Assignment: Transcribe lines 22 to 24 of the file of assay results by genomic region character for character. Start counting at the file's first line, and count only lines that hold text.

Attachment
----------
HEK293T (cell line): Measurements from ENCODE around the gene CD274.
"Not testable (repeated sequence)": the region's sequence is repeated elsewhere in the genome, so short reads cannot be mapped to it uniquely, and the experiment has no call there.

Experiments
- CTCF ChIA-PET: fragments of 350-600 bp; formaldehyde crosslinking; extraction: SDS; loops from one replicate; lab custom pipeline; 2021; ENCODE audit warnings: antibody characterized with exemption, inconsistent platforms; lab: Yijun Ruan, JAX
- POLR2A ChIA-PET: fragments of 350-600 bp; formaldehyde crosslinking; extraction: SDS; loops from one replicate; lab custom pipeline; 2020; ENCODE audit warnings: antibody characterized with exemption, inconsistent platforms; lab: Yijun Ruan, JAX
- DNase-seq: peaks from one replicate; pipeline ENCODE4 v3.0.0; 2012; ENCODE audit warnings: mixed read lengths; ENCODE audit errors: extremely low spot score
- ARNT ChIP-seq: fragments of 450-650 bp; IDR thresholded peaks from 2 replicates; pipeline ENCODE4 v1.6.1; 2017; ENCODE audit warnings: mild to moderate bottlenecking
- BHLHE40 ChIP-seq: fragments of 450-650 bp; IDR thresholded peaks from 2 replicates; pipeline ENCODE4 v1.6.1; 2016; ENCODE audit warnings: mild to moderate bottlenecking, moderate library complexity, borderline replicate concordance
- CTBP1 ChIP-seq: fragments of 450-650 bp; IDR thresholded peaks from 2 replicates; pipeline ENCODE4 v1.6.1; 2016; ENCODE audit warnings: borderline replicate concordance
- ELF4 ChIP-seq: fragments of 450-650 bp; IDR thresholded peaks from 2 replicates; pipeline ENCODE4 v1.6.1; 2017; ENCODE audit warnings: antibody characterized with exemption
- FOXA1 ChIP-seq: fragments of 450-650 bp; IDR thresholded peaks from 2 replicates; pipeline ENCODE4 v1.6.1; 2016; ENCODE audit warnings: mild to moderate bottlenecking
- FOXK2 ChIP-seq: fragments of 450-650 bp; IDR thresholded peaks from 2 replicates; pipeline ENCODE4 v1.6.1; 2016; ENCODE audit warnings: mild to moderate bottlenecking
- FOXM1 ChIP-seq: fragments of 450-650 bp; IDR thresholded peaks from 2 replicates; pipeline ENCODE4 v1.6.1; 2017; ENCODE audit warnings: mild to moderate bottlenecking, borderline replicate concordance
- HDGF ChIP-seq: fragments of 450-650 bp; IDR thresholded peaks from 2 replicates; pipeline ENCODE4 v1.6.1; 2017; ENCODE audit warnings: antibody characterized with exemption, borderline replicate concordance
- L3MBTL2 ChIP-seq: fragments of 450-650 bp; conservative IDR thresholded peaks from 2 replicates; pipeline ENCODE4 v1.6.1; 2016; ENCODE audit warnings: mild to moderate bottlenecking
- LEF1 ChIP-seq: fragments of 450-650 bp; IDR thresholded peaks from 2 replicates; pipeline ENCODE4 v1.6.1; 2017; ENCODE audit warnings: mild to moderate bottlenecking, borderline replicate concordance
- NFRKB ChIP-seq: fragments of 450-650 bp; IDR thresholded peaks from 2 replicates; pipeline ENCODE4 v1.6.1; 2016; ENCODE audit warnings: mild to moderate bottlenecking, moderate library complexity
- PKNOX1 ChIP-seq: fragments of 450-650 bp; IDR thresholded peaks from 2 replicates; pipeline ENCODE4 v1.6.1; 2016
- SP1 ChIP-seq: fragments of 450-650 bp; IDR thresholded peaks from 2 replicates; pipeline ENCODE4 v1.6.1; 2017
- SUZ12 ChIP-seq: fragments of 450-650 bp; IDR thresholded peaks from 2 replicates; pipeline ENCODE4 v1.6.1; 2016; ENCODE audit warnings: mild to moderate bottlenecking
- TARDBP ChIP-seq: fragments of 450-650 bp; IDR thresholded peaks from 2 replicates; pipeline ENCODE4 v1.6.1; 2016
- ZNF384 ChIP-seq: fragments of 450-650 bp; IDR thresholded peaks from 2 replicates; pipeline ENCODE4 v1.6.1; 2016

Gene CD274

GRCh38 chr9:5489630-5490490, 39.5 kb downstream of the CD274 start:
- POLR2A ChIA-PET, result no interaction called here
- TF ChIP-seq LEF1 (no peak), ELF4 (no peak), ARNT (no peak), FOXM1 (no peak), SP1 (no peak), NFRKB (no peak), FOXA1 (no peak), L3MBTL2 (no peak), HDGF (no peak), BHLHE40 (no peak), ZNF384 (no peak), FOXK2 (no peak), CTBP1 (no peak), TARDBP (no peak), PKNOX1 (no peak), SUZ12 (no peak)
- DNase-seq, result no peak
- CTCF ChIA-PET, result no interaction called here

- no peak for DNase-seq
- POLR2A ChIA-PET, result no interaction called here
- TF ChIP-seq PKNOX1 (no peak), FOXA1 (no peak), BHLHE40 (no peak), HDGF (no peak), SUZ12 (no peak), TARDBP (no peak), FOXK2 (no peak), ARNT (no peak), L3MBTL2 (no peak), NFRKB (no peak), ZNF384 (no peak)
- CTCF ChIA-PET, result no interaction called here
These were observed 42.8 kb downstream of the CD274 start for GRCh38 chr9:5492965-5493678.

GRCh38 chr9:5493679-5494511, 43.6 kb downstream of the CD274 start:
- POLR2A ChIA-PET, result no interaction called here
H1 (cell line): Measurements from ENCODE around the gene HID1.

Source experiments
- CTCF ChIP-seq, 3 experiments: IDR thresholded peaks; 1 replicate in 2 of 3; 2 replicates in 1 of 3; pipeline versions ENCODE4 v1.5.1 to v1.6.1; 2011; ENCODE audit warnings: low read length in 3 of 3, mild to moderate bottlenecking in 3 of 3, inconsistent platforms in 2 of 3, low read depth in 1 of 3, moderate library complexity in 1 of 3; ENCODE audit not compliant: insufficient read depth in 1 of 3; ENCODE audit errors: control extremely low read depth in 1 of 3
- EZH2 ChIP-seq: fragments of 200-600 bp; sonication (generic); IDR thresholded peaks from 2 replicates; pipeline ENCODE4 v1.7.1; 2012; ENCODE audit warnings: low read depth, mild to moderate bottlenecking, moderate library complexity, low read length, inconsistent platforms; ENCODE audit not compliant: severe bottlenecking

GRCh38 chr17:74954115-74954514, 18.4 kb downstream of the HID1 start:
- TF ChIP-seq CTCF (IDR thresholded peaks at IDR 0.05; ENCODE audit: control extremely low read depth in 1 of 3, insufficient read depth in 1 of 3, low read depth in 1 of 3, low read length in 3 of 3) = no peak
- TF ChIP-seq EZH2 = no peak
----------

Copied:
- ZNF384 ChIP-seq: fragments of 450-650 bp; IDR thresholded peaks from 2 replicates; pipeline ENCODE4 v1.6.1; 2016

Gene CD274

GRCh38 chr9:5489630-5490490, 39.5 kb downstream of the CD274 start: